Sobriety Checkpoints the Focus of Tougher DWI Laws

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    A man is given a field sobriety test.

    The Texas Legislature should consider changing laws intended to stem drunken driving to include sobriety checkpoints, lawmakers were told at a hearing.

    "We need a consistent DWI policy across the state of Texas," said Sen. John Whitmire of Houston, chairman of the Senate Criminal Justice Committee.

    State Officials Push for Sobriety Checkpoints

    [DFW] State Officials Push for Sobriety Checkpoints
    Texas has the worst rate of alcoho- related deaths in the country -- more than 1,200 last year. (Published Friday, Jul 9, 2010)

    Texas had 1,269 deaths in alcohol-related traffic accidents in 2009, according to state figures.

    Austin Police Chief Art Acevedo testified Thursday in favor of temporary sobriety checkpoints and mandatory blood tests for alleged violators. About half of Austin's traffic fatalities each year are alcohol-related, according to Acevedo.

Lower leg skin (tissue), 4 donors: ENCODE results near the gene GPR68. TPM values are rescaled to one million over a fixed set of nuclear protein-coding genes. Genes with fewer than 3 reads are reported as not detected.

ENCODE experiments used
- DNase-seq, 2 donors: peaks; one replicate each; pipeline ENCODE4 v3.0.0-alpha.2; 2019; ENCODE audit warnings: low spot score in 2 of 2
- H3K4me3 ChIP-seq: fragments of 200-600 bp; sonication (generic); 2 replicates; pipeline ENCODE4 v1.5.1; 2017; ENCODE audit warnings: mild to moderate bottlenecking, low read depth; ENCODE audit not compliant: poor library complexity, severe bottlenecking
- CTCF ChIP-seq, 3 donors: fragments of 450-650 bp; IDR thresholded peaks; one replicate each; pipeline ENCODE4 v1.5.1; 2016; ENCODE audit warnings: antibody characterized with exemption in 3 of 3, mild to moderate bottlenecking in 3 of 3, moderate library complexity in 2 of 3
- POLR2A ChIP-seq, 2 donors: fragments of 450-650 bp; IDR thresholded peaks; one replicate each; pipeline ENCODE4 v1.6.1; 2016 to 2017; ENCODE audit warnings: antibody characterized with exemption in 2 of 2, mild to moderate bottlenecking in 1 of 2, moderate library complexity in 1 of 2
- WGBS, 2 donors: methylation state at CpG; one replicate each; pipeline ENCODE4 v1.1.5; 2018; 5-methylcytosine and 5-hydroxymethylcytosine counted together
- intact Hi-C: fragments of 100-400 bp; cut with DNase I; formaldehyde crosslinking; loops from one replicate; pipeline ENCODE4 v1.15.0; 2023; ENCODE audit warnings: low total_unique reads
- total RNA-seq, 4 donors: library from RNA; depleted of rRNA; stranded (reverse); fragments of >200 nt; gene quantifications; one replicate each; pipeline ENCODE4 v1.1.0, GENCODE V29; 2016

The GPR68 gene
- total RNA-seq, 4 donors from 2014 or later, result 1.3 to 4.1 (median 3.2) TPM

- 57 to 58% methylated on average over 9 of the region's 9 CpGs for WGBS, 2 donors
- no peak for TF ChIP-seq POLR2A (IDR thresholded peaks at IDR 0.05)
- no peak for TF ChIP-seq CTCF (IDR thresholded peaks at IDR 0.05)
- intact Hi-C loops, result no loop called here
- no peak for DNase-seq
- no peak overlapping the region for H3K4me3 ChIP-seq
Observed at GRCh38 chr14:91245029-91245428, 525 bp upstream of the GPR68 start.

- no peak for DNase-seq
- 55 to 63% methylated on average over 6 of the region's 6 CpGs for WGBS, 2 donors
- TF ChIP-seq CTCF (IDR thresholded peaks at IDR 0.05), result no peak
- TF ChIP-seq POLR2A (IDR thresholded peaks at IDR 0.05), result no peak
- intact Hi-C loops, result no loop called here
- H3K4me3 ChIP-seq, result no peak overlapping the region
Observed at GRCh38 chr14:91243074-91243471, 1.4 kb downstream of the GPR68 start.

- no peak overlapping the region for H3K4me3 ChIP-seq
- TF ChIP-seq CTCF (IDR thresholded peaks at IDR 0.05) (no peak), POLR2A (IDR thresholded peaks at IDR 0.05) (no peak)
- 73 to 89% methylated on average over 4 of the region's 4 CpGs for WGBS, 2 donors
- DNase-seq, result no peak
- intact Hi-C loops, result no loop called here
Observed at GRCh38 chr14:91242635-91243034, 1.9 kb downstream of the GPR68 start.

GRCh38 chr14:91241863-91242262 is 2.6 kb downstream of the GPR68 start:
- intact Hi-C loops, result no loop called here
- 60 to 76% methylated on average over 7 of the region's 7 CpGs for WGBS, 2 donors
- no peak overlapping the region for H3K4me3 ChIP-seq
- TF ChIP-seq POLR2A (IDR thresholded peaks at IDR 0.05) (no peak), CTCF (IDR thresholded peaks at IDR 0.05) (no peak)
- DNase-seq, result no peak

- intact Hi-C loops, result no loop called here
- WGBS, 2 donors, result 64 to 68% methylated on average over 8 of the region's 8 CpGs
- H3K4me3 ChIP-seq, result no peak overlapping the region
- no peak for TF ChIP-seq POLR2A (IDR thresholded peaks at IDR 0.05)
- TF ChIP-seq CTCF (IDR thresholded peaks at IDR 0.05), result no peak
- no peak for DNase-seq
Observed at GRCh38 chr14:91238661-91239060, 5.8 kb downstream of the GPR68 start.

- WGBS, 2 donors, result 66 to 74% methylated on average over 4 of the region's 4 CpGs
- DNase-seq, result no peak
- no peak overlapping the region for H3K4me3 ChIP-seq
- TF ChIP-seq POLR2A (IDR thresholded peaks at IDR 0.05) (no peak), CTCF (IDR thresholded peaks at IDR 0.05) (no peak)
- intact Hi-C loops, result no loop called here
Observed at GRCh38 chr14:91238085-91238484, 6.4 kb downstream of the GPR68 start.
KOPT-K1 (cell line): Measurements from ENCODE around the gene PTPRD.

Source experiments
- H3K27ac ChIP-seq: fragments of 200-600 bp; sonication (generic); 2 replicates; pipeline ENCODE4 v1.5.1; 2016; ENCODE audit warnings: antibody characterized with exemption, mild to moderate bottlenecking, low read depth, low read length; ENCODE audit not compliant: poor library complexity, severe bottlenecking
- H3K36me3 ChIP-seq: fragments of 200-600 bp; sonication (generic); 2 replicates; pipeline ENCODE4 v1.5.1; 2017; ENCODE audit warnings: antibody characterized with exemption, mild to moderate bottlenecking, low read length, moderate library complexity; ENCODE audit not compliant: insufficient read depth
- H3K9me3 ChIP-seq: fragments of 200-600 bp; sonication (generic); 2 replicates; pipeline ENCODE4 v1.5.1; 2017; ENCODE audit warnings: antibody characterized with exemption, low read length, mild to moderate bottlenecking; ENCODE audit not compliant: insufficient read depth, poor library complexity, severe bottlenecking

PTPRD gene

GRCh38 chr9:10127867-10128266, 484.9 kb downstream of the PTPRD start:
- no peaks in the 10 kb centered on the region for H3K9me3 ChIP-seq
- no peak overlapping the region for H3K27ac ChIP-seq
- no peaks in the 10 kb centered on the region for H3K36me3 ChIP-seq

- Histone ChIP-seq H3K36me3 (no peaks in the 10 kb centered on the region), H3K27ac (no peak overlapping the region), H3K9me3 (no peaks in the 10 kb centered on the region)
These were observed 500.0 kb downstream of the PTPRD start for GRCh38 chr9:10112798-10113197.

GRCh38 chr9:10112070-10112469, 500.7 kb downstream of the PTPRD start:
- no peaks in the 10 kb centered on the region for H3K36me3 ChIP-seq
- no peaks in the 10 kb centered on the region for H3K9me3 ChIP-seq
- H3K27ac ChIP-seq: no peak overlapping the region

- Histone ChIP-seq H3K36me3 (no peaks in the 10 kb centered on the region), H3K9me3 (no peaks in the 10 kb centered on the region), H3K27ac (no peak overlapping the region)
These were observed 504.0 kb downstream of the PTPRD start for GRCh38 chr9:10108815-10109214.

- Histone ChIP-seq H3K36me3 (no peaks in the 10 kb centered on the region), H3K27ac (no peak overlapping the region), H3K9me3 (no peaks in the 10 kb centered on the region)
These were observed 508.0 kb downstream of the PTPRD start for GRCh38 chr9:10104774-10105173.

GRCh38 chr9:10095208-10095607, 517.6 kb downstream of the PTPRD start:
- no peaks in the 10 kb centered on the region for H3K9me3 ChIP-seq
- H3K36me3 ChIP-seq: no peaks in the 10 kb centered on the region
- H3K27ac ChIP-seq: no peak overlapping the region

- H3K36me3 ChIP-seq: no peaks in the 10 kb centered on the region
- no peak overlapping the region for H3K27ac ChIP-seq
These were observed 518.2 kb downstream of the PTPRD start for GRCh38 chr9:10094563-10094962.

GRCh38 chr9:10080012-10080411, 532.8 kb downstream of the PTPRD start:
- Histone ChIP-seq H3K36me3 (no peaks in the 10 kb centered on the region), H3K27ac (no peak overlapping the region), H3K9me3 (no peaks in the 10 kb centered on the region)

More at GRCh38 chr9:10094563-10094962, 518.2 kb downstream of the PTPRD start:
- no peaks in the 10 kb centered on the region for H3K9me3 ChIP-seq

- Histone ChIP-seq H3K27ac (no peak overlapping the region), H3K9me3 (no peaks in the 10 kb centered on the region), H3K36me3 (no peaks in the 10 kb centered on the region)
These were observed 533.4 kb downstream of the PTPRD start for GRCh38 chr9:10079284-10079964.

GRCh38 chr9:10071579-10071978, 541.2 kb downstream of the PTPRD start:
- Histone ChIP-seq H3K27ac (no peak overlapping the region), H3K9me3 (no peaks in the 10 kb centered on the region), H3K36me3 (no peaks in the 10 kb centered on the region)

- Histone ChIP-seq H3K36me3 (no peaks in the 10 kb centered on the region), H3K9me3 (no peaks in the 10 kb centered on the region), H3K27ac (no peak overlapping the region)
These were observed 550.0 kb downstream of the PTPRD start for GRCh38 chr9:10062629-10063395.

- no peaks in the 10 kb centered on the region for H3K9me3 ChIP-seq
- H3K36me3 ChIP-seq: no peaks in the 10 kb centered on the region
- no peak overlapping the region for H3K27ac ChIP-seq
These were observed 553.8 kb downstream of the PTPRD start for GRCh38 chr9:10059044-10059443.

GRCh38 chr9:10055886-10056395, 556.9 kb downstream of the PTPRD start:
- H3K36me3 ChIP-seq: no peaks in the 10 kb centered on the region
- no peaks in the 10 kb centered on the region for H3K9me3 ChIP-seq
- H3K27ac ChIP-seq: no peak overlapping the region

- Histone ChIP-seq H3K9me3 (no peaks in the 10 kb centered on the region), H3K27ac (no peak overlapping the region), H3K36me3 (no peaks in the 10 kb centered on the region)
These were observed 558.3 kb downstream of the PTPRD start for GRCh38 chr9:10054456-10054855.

"We are waiting way too long to intervene," said Acevedo. "If we can't intervene in people's lives, we can't change their behavior. It has to start with the first arrest."

    Bill Lewis, with Mothers Against Drunk Driving, said innocent citizens already are subjected to random searches, such as when they enter the airport and, more recently at the Texas Capitol.

    "I've never tried to sneak a gun through the Capitol or an airport, but I have to go through a checkpoint," said Lewis.

    Legislators discussed redoing a DWI program that automatically suspends a driver's license, possibly repealing a surcharge that fines convicted drunken drivers thousands of dollars and creating new treatment programs for first-time offenders.

    Lawmakers should consider repealing the Driver Responsibility Program, whose surcharges include a fee of $1,000 annually for three years for first-time driving-while-intoxicated offenders, said Whitmire.

    The Senate Transportation and Homeland Security Committee, chaired by Sen. John Carona of Dallas, will review the program. The Texas Department of Public Safety is working on new rules for the program to ease the surcharges for lower-income drivers, said Carona aide Steven Polunsky.

    DPS earlier this year said that Texas had sent out bills for more than $1.7 billion in surcharges through last November, but just $672 million had been collected.